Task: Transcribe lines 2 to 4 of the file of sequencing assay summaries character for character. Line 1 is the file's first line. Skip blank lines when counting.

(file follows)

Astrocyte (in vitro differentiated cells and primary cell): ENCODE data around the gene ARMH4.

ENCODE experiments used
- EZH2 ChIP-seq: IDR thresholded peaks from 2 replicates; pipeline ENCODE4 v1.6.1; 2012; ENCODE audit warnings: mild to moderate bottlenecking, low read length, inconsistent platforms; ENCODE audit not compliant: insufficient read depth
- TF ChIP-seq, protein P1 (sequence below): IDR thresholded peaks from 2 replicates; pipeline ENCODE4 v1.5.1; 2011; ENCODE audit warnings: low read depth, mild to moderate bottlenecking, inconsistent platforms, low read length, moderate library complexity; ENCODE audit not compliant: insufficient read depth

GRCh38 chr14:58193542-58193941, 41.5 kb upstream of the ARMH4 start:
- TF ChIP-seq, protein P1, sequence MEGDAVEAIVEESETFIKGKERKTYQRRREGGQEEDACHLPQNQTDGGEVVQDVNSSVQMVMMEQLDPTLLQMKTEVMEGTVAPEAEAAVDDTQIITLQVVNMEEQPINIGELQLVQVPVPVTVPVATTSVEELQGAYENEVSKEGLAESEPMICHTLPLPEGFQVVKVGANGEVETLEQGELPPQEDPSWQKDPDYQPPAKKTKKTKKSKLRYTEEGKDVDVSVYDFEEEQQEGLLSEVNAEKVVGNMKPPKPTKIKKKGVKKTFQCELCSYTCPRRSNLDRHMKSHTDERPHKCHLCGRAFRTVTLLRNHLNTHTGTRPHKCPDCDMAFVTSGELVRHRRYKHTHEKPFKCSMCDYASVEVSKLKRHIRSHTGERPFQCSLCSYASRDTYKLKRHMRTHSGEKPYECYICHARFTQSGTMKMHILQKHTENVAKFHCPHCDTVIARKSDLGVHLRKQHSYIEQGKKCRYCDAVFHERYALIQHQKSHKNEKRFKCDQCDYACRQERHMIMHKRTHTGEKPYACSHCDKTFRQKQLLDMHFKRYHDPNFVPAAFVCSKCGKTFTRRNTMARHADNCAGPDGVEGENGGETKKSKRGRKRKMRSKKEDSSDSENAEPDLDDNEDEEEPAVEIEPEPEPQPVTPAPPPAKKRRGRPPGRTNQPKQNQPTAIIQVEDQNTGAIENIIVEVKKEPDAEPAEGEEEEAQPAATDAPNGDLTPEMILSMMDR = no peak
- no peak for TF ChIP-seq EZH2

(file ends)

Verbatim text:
ENCODE experiments used
- EZH2 ChIP-seq: IDR thresholded peaks from 2 replicates; pipeline ENCODE4 v1.6.1; 2012; ENCODE audit warnings: mild to moderate bottlenecking, low read length, inconsistent platforms; ENCODE audit not compliant: insufficient read depth
- TF ChIP-seq, protein P1 (sequence below): IDR thresholded peaks from 2 replicates; pipeline ENCODE4 v1.5.1; 2011; ENCODE audit warnings: low read depth, mild to moderate bottlenecking, inconsistent platforms, low read length, moderate library complexity; ENCODE audit not compliant: insufficient read depth